There are certain literary works about which it is universally agreed that everyone should read them once in their lives. The traditional classics, of course: Homer, the other Greeks, Virgil and certain other Romans. Dante and Beowulf. Then there are the more modern works such as Cervantes and Chaucer and Shakespeare. Voltaire. There are books among the Romantics and Victorians that are considered mandatory: Austen, two of the Brontë sisters (probably the wrong ones, but that’s a post for another day), Dickens and Thackaray. Melville. After that, perhaps Hemingway and Fitzgerald, maybe interspersed with some Salinger and Woolf to keep people honest. The list above does not attempt to be comprehensive, it’s just off the top of my head… but most people know which classics they should have read by now.
There are some gaps in my own reading, even of the limited list above. I haven’t read enough of the non-Homer and Virgil classics. And I’m missing a boatload of poets and dramatists, mainly because I prefer prose (which made reading Chapman’s Homer and Longfellow’s Dante a chore).
But I can finally hold my head up high despite all of this. You see, I read James Joyce’s Ulysses from cover to cover. In fact, I enjoyed it much more than I thought I would.
Why, I can hear people asking as they scratch their heads, is Ulysses so significant? It won’t change the fact that I’m woefully lacking in Yeats and Cicero, after all.
Well there are a couple of answers to that one. The first is perhaps more banal: even among people who self-describe as extremely well-read, there are many who only pretend to have read the thing. No one likes to admit that they haven’t cracked a significant volume open, but unless it was specifically mandated in college, most won’t have. That, alone, makes me happy to have taken the effort.
The second reason is because Joyce was anointed as the absolute master of modernist literature and, since the Modernists (note capital M), like all -ists believed that their movement was the be-all and end-all of artistic relevance, he was therefore the greatest writer to ever live.
I wouldn’t go as far as that, but it’s fair to say that, by adopting a number of then-revolutionary techniques, modernism (unlike its successor, post-modernism, which has contributed little to anything but irrelevant and impractical political stances) did help to mold what we consider contemporary prose. If nothing else, stream-of-consciousness has become a perfectly valid modern-day tool.
And which book is the standard-bearer for stream-of-consciousness? Well, it has to be Ulysses, doesn’t it? An argument might be made for Woolf, but it would be a short one, mainly because most people agree that Joyce was the writer who epitomizes this technique, and Ulysses is the novel where he shows it off.
OK. So the book is relevant. But how is it to read?
That answer also has two facets. The first is that of a reader approaching it for the first time. The amount of ink dedicated to explaining how to go about that is astounding (it’s a good thing we don’t get our ink from squids, or mass extinctions would have ensued). They tell you to first familiarize yourself with homer, then read the manuals and commentaries and then…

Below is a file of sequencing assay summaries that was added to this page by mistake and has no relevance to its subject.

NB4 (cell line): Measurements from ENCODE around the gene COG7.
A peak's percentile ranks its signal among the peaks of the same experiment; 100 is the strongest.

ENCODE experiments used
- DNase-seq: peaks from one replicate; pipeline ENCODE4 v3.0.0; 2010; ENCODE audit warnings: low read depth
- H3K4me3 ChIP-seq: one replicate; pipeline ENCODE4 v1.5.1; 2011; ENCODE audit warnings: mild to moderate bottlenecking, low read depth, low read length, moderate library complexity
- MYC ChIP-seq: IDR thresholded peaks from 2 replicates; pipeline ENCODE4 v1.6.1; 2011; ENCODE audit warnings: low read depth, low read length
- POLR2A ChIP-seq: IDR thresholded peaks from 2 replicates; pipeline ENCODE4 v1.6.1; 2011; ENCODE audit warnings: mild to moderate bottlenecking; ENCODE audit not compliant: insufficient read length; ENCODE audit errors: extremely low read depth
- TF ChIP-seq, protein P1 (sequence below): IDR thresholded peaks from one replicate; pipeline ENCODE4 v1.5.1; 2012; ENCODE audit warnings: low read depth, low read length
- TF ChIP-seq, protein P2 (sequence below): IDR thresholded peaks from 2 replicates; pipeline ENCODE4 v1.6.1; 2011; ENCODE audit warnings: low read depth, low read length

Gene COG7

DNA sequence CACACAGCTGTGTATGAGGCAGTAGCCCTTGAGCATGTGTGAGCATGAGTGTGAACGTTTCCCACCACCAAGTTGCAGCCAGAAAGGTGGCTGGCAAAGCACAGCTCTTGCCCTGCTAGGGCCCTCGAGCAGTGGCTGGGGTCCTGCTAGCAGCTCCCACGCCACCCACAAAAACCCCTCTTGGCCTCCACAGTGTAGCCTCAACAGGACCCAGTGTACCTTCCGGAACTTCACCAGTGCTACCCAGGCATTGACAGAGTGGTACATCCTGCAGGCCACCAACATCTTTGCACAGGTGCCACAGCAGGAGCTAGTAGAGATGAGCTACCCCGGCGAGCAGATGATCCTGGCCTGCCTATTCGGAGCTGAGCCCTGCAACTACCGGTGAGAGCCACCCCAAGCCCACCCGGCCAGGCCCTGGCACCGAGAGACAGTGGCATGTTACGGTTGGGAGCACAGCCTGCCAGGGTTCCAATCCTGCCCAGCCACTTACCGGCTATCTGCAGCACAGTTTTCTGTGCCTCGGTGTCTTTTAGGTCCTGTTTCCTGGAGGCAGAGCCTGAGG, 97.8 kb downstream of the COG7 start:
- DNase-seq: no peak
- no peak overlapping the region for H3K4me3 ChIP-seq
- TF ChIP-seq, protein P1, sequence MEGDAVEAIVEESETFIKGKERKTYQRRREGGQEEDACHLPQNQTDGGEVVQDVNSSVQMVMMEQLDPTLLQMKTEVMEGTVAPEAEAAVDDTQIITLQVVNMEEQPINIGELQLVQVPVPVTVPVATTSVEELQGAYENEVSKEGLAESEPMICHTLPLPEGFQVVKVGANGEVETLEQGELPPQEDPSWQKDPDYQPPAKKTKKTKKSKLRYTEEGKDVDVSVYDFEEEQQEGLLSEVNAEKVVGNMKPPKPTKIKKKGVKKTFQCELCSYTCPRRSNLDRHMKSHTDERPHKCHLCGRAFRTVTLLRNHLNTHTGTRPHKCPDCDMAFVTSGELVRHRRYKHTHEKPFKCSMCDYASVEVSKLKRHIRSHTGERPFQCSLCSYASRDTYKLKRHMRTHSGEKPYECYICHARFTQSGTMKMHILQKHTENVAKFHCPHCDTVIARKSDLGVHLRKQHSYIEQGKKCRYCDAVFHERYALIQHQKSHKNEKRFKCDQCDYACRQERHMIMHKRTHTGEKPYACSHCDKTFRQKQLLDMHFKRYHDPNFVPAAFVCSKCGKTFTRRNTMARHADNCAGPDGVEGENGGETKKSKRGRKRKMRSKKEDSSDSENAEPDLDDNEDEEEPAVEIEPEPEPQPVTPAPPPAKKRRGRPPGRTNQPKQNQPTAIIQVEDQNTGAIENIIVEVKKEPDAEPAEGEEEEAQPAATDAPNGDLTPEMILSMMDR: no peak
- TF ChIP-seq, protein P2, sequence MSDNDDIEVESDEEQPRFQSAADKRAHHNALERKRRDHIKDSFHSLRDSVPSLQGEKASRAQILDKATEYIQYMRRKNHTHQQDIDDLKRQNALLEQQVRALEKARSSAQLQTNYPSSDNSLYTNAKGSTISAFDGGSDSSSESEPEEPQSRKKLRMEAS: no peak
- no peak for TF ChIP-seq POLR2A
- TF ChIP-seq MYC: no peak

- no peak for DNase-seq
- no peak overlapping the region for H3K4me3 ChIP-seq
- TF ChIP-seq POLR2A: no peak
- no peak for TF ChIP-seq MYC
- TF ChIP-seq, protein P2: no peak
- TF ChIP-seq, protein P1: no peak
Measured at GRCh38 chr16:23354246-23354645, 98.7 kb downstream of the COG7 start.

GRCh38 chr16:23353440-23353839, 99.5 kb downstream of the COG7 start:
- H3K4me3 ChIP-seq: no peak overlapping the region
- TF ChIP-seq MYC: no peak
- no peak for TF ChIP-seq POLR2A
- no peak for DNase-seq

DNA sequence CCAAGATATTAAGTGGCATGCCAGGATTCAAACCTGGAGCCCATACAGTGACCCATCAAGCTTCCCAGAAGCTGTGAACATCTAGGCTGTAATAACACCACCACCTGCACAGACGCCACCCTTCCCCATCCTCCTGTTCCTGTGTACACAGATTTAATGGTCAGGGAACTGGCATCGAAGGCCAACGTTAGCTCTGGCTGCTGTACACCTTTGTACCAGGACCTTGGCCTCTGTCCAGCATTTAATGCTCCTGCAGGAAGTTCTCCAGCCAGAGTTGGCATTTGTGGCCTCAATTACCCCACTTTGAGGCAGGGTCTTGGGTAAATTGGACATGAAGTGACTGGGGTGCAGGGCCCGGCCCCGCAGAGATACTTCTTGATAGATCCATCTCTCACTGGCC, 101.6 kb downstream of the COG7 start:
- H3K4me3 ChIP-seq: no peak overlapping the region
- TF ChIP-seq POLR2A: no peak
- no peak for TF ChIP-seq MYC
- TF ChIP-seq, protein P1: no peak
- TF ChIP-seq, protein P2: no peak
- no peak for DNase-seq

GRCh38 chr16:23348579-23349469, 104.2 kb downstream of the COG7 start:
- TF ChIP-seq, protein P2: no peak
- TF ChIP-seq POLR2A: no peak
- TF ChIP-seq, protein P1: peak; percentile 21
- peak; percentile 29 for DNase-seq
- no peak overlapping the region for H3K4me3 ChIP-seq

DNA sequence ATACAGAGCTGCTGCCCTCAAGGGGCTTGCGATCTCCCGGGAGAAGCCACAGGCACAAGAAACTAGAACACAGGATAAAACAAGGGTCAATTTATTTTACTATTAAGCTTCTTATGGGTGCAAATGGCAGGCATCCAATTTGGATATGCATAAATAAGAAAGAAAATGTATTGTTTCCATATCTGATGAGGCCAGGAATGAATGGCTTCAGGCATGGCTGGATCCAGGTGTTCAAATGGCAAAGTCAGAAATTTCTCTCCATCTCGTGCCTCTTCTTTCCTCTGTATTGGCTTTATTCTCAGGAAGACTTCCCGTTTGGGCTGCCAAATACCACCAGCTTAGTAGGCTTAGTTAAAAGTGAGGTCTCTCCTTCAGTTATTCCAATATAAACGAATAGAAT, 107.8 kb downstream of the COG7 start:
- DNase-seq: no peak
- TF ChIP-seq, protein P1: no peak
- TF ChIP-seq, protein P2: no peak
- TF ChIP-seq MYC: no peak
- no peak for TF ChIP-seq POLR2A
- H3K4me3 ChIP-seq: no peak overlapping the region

If you’re a reader of this blog, then you are likely to be pretty well-read and of above-average intelligence and culture. In fact, the mere fact that you’ve heard of Ulysses and are thinking of picking it up probably means that you don’t need to do all that to read a mere novel. No matter if that book is the vaunted champion of the modernist world.
Pick it up. Turn to the first page. Read to the end. You will catch some of the allusions. You will miss others. But, crucially, you will have formed your own opinion about it. The book will have a shape inside your head unaffected by what others have said or thought. It will be your reading. And that is priceless.
Only afterwards does the second facet of the answer come into play. Only once read and digested should you go back through it and understand its relationship with the classic material and the underlying irony of the comparative faithfulness of the two Penelopes, as well as the differing attitudes of the parallel Odysseuses. And all the rest of what is hidden below the surface.
But whether that effort is worth your time must come from your first reading. Does your mind get pulled in by the dangerous undertows of the underlying narrative? If so, it is a book worth studying. If not, onto the next. Ultimately, the book needs to stand on its own.
Does it? Well, I’m not going to answer that. If you want to find out, you’ll have to take join the honorable ranks of those who have finished Ulysses.
As for me, I’ve read the supposed bugaboo of the twentieth century. But we all know that this one is just the famous sibling. The true elephant in the room is Finnegan’s Wake. Kind of like Ulysses, but at night, while in a fever dream.